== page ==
For Will Stacks, Kalfus chose quiet refinement to suggest the richest man in New York. She chose subtle tones and a Windsor knot to convey a suggestion of power.
“There was nothing showy, just an extreme elegance and very expensive suits tailored to perfection,” she explains. In contrast, Hannigan’s look hinted at her failed musical aspirations, Kalfus notes. “My feeling is that she was still always sort of ready to be discovered, that she’s still going to become a star. I gave her these sexy, ex-rock-and-roll kind of derivative costumes and had a lot of fun.”
She wanted Annie’s iconic red dress to serve as a thread to the original film. It was one of the first costumes. While she was inspired by vintage couture and movie gowns, Kalfus still wanted it to be completely age appropriate. “The big bow is exaggerated and the scallops make it perfect for a 10-year-old. But it has a kind of, I think, handmade couture, movie star quality to it. So it’s not a story point, necessarily, but certainly a costume highlight or a costume moment, let’s say.”
The originality of the costumes had the retailer Target knocking. “We met very early on while I was in preproduction, and I showed them that I was creating very individualized, do-it-yourself items, which would appeal to different character-driven, individual, strong girls. They got very excited, and the collaboration started from there. It worked out really beautifully and very successfully, I hear. It’s kind of part of what we try to do in the movies. We try to heighten elements, even when they’re real, and create characters that everyone can aspire to.”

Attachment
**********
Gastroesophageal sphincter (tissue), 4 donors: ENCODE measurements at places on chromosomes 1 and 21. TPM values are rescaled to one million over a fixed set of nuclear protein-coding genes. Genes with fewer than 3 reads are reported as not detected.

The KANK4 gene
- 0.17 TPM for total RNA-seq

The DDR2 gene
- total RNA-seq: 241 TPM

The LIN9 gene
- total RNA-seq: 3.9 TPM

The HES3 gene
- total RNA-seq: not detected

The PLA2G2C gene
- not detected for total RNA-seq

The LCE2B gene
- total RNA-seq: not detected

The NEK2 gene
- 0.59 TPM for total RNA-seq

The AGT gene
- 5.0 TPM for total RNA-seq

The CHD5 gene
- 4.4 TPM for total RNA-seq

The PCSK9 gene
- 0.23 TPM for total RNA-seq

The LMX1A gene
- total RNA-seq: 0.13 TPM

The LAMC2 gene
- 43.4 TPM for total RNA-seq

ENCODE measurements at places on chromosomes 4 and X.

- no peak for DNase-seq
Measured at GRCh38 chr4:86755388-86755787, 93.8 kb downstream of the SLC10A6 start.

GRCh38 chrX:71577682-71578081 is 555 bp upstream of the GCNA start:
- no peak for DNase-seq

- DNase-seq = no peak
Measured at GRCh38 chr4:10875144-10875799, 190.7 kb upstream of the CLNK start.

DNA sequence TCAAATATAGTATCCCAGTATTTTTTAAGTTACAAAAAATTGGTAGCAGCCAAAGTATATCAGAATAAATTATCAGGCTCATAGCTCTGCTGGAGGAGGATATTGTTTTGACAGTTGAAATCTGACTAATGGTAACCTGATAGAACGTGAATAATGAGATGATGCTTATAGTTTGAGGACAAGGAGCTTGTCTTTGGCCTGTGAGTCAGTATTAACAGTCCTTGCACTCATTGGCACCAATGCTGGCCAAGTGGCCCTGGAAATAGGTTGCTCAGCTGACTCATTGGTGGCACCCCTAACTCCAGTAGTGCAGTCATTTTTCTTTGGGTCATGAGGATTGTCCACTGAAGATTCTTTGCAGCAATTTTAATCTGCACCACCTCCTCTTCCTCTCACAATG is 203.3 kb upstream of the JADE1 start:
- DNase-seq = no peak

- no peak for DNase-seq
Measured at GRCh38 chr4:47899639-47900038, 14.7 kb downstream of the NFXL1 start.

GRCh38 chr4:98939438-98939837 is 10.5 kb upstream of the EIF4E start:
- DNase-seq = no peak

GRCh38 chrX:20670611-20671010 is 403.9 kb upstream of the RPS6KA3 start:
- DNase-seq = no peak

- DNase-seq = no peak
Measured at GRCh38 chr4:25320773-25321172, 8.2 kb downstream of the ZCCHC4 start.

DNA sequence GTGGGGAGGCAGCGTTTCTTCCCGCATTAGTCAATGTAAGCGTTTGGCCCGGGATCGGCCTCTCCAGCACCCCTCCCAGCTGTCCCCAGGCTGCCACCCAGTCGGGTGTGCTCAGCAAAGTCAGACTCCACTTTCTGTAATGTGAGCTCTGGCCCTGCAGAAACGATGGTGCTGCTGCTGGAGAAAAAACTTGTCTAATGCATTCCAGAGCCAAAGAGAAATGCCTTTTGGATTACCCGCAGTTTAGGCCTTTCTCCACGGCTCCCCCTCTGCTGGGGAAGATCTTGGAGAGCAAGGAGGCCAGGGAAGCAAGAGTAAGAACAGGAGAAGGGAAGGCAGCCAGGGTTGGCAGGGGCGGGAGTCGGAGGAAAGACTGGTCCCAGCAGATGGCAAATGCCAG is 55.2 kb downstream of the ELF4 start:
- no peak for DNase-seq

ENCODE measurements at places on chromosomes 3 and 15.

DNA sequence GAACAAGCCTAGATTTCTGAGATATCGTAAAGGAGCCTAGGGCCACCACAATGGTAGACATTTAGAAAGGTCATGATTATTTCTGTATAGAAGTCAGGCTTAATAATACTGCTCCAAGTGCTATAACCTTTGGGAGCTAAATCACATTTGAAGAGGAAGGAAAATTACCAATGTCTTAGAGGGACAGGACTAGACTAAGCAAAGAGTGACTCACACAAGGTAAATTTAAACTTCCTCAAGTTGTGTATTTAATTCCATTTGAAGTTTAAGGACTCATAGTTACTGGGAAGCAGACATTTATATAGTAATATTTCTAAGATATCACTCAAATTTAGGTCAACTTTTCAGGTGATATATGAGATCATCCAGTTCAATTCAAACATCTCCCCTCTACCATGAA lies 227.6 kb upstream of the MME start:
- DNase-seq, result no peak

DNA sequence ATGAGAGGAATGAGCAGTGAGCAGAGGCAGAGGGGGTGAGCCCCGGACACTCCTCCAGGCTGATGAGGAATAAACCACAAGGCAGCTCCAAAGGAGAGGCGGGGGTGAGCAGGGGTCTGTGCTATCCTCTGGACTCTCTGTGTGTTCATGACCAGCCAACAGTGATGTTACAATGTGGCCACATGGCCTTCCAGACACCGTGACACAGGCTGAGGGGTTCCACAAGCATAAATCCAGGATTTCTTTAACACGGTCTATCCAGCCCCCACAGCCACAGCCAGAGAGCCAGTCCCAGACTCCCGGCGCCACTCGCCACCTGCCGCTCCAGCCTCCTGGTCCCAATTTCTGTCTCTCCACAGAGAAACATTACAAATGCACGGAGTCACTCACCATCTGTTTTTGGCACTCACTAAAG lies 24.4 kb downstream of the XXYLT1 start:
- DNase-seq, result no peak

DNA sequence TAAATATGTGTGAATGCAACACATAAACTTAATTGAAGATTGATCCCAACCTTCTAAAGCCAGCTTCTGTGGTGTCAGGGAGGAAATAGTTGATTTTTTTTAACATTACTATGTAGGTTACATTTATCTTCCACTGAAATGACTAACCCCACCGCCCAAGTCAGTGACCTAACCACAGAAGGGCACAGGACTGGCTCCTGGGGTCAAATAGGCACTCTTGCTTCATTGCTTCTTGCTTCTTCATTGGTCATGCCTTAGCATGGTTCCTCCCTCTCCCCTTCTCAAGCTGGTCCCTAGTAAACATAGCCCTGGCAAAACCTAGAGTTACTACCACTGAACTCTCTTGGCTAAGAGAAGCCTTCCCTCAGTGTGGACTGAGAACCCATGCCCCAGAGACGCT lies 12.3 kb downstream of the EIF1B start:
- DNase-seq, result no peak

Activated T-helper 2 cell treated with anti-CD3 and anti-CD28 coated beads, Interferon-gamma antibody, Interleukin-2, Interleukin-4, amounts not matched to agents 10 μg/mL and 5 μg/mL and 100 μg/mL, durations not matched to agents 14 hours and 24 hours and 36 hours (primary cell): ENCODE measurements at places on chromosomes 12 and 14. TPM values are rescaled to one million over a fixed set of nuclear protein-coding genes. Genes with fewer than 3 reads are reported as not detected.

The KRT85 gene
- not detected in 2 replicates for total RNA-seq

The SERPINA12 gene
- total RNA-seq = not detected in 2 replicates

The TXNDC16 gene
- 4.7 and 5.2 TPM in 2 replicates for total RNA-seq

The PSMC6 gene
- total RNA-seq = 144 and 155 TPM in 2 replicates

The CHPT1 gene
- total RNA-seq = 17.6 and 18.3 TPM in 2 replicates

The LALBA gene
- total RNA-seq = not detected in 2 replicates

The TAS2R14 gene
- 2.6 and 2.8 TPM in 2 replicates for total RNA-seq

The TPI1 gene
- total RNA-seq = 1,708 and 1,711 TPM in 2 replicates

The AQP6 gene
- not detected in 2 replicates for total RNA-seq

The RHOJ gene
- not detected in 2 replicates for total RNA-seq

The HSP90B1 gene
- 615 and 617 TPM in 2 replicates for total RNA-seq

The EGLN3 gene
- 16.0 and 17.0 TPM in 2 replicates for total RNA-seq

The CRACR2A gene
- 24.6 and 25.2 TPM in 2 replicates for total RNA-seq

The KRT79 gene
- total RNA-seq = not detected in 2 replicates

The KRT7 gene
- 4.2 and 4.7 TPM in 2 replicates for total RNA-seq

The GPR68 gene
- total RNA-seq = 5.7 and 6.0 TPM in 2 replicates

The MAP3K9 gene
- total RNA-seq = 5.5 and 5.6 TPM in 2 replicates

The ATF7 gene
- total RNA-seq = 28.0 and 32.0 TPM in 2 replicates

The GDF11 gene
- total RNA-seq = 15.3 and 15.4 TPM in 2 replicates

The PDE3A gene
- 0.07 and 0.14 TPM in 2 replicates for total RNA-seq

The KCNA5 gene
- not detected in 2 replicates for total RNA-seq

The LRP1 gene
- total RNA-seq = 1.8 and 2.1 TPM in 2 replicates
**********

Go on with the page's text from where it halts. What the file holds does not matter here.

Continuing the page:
With roots in the Independent Film Movement—her first job was working on Spike Lee’s Mo’ Better Blues under CD Ruth Carter—Rita McGhee has had a long career in film, television, and commercial Costume Design. In Empire, Fox’s new drama about a feuding family, McGhee creates costumes for hip-hop royalty, but she seeks to excite audiences with not only glamour, but authenticity.